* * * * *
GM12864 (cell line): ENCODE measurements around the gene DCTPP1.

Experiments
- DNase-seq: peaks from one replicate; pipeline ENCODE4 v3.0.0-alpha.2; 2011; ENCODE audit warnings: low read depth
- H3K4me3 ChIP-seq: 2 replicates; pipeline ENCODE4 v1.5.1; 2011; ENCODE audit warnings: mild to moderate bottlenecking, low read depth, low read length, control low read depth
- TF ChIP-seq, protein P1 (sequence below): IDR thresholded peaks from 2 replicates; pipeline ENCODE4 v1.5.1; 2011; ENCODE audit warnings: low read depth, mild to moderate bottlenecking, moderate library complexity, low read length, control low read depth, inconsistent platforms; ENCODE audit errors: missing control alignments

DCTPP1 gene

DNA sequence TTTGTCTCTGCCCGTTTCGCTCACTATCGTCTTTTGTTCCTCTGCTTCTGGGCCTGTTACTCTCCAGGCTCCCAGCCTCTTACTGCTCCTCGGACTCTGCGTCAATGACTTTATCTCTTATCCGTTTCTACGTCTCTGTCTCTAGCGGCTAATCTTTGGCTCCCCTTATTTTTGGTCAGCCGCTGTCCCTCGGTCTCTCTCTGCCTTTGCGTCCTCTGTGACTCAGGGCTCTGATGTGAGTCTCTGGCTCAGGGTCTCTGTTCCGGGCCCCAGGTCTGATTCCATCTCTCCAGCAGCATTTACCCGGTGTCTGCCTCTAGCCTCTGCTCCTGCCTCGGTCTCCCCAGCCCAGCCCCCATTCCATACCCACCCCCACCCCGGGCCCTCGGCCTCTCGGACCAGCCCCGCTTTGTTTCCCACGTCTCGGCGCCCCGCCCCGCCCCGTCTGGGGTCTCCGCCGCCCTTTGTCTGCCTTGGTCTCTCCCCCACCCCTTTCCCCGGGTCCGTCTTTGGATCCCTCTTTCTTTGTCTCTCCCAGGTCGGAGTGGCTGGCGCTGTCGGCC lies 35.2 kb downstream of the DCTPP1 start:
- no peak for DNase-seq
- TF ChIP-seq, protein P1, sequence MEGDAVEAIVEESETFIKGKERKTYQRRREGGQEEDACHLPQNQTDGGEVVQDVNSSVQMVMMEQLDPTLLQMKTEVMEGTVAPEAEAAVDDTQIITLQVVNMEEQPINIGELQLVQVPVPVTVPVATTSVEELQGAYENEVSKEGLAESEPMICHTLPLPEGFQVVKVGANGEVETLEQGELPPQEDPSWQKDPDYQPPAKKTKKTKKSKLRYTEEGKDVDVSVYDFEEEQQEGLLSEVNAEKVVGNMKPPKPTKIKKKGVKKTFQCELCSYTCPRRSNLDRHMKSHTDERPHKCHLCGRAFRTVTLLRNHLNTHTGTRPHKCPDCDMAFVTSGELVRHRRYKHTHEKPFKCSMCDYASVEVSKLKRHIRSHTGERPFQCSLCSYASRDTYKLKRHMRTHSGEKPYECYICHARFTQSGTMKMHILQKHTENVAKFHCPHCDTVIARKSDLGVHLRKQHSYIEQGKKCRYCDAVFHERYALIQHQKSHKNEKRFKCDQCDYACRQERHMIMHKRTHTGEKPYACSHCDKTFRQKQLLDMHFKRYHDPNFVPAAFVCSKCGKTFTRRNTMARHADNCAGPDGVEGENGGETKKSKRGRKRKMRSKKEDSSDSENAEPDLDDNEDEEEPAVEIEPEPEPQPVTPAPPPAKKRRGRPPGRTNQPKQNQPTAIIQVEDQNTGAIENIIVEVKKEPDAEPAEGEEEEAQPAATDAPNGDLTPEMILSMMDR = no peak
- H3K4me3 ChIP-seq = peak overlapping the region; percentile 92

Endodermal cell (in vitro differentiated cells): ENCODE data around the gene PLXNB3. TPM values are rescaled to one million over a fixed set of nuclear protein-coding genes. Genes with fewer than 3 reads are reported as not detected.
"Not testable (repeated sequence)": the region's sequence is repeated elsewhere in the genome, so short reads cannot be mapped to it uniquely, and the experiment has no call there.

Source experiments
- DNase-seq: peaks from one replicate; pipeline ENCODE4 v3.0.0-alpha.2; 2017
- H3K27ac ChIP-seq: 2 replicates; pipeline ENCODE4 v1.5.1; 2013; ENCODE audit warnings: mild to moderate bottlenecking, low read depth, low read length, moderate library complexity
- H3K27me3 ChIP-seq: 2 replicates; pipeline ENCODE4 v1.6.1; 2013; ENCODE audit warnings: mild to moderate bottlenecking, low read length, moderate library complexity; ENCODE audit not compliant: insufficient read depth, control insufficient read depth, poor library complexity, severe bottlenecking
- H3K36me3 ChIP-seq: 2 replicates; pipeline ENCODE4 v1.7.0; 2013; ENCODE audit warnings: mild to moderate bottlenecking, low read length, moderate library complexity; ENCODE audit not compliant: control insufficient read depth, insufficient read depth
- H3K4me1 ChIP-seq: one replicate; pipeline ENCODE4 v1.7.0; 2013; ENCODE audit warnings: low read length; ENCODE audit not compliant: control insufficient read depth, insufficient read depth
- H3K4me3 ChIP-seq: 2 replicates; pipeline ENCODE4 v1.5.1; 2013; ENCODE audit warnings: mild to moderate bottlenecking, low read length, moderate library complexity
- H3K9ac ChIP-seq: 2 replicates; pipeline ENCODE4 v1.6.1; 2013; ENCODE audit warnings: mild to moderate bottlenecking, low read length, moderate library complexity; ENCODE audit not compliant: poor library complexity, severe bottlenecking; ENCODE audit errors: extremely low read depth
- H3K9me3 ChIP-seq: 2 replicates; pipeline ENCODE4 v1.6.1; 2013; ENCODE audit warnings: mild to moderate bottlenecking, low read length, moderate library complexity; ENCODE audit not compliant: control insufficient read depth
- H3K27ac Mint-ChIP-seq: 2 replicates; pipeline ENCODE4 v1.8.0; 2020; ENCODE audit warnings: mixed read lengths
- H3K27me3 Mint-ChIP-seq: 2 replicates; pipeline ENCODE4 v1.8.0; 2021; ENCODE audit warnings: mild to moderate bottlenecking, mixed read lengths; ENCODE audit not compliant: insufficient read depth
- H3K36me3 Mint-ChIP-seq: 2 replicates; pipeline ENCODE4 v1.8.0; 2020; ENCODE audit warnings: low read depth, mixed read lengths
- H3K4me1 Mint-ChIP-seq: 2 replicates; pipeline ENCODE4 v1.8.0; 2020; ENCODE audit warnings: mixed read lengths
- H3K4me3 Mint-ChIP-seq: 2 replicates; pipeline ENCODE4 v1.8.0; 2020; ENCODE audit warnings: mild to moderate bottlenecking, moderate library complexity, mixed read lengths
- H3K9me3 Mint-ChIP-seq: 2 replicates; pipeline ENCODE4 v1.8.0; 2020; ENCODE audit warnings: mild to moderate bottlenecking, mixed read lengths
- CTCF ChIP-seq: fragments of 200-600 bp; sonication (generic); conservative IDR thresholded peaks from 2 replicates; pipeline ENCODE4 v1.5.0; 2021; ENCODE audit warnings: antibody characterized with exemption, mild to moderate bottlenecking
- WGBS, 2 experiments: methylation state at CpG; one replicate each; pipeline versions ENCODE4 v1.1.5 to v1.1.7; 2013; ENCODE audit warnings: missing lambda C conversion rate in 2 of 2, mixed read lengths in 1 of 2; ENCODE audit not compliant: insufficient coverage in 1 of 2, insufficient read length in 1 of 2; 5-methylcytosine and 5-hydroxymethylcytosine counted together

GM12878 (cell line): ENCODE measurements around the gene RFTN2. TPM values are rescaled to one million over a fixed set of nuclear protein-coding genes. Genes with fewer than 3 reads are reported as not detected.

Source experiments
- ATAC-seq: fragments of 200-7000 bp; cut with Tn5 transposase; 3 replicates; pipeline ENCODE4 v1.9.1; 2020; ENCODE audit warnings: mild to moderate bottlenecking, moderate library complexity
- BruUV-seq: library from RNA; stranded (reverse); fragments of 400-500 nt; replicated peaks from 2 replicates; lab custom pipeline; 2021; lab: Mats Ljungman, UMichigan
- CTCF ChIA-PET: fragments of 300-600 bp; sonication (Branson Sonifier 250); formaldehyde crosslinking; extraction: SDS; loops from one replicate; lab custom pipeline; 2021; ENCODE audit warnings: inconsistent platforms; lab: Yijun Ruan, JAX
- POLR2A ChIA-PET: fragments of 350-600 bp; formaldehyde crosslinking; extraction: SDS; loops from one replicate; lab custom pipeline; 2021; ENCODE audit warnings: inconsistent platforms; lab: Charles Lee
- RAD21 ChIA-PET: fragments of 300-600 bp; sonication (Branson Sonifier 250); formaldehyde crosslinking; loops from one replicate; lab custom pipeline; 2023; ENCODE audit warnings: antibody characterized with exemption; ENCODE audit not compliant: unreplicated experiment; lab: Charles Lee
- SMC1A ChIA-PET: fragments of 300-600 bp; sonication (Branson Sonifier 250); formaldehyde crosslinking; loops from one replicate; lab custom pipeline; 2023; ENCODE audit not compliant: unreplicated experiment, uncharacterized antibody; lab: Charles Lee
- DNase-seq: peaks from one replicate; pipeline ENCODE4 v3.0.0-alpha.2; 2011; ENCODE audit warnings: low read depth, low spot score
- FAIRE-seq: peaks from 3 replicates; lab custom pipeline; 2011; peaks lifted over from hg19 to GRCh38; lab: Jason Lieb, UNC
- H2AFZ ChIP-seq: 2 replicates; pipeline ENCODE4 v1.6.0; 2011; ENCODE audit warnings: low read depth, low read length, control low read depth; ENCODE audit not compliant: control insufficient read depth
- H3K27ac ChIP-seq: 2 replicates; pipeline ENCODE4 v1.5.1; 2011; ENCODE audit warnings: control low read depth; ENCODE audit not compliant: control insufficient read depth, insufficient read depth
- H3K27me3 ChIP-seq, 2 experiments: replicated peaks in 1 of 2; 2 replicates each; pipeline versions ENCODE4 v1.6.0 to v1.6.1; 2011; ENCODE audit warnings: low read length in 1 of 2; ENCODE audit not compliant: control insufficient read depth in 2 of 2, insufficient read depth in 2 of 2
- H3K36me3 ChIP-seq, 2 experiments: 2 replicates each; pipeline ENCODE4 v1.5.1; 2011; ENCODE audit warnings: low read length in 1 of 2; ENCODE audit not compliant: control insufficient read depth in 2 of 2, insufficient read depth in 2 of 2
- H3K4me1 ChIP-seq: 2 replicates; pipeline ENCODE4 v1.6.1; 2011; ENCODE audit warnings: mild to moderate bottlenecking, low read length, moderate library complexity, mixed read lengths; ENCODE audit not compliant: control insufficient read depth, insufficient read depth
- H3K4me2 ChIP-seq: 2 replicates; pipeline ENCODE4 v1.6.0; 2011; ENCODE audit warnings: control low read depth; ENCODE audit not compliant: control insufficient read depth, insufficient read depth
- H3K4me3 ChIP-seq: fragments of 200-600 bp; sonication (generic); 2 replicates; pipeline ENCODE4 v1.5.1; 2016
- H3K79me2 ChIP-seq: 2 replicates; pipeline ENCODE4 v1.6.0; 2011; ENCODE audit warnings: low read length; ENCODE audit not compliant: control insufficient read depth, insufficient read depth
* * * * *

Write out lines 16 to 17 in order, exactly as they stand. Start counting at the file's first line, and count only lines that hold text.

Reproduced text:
- H3K27me3 ChIP-seq: 2 replicates; pipeline ENCODE4 v1.6.1; 2013; ENCODE audit warnings: mild to moderate bottlenecking, low read length, moderate library complexity; ENCODE audit not compliant: insufficient read depth, control insufficient read depth, poor library complexity, severe bottlenecking
- H3K36me3 ChIP-seq: 2 replicates; pipeline ENCODE4 v1.7.0; 2013; ENCODE audit warnings: mild to moderate bottlenecking, low read length, moderate library complexity; ENCODE audit not compliant: control insufficient read depth, insufficient read depth